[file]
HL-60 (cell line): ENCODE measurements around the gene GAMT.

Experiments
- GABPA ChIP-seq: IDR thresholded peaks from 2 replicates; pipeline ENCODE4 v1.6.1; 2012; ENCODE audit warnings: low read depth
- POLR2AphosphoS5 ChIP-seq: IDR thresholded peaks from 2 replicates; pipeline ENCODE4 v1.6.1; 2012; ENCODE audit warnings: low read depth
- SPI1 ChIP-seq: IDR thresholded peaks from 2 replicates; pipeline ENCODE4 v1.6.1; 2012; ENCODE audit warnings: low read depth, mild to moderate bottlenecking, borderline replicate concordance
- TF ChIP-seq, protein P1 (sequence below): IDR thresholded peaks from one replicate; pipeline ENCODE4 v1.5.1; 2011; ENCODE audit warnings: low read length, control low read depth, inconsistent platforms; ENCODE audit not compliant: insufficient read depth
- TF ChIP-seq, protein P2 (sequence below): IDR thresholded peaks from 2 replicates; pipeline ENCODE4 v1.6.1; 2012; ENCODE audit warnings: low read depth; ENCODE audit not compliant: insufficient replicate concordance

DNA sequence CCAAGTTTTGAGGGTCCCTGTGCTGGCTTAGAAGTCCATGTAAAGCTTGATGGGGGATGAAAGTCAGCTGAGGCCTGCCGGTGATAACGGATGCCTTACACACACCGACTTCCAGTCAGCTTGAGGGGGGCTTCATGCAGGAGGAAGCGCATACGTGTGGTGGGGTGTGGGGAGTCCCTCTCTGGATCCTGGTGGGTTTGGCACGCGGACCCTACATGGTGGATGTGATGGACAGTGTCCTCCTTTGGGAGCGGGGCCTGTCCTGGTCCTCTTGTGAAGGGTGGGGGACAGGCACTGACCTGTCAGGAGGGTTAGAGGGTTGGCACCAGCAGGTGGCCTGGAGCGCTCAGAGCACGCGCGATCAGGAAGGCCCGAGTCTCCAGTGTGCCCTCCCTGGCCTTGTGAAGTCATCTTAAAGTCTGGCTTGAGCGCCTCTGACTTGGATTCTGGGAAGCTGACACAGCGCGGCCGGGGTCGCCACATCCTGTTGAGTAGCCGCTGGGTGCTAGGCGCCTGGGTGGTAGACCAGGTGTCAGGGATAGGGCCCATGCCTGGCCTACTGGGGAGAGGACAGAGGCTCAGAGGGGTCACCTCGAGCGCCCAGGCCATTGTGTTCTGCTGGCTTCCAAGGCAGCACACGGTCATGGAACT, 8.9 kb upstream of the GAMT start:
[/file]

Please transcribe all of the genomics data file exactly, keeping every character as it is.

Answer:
HL-60 (cell line): ENCODE measurements around the gene GAMT.

Experiments
- GABPA ChIP-seq: IDR thresholded peaks from 2 replicates; pipeline ENCODE4 v1.6.1; 2012; ENCODE audit warnings: low read depth
- POLR2AphosphoS5 ChIP-seq: IDR thresholded peaks from 2 replicates; pipeline ENCODE4 v1.6.1; 2012; ENCODE audit warnings: low read depth
- SPI1 ChIP-seq: IDR thresholded peaks from 2 replicates; pipeline ENCODE4 v1.6.1; 2012; ENCODE audit warnings: low read depth, mild to moderate bottlenecking, borderline replicate concordance
- TF ChIP-seq, protein P1 (sequence below): IDR thresholded peaks from one replicate; pipeline ENCODE4 v1.5.1; 2011; ENCODE audit warnings: low read length, control low read depth, inconsistent platforms; ENCODE audit not compliant: insufficient read depth
- TF ChIP-seq, protein P2 (sequence below): IDR thresholded peaks from 2 replicates; pipeline ENCODE4 v1.6.1; 2012; ENCODE audit warnings: low read depth; ENCODE audit not compliant: insufficient replicate concordance

DNA sequence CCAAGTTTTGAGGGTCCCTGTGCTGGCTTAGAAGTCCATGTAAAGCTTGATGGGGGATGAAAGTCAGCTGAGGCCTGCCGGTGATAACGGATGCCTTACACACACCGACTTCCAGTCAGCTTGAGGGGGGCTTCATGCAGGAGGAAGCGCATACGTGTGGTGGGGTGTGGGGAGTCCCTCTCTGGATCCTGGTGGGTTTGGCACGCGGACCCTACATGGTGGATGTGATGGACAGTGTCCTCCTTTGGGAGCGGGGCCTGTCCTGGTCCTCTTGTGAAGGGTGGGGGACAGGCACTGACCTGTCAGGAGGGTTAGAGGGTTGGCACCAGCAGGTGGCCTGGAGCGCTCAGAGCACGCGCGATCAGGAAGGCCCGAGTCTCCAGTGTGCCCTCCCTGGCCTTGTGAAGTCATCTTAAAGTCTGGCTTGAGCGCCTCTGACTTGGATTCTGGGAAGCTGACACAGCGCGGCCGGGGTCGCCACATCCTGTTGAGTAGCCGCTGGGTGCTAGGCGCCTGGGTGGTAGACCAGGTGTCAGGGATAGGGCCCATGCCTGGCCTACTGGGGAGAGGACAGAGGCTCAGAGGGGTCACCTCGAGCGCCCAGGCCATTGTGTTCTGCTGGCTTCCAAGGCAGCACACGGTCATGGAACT, 8.9 kb upstream of the GAMT start: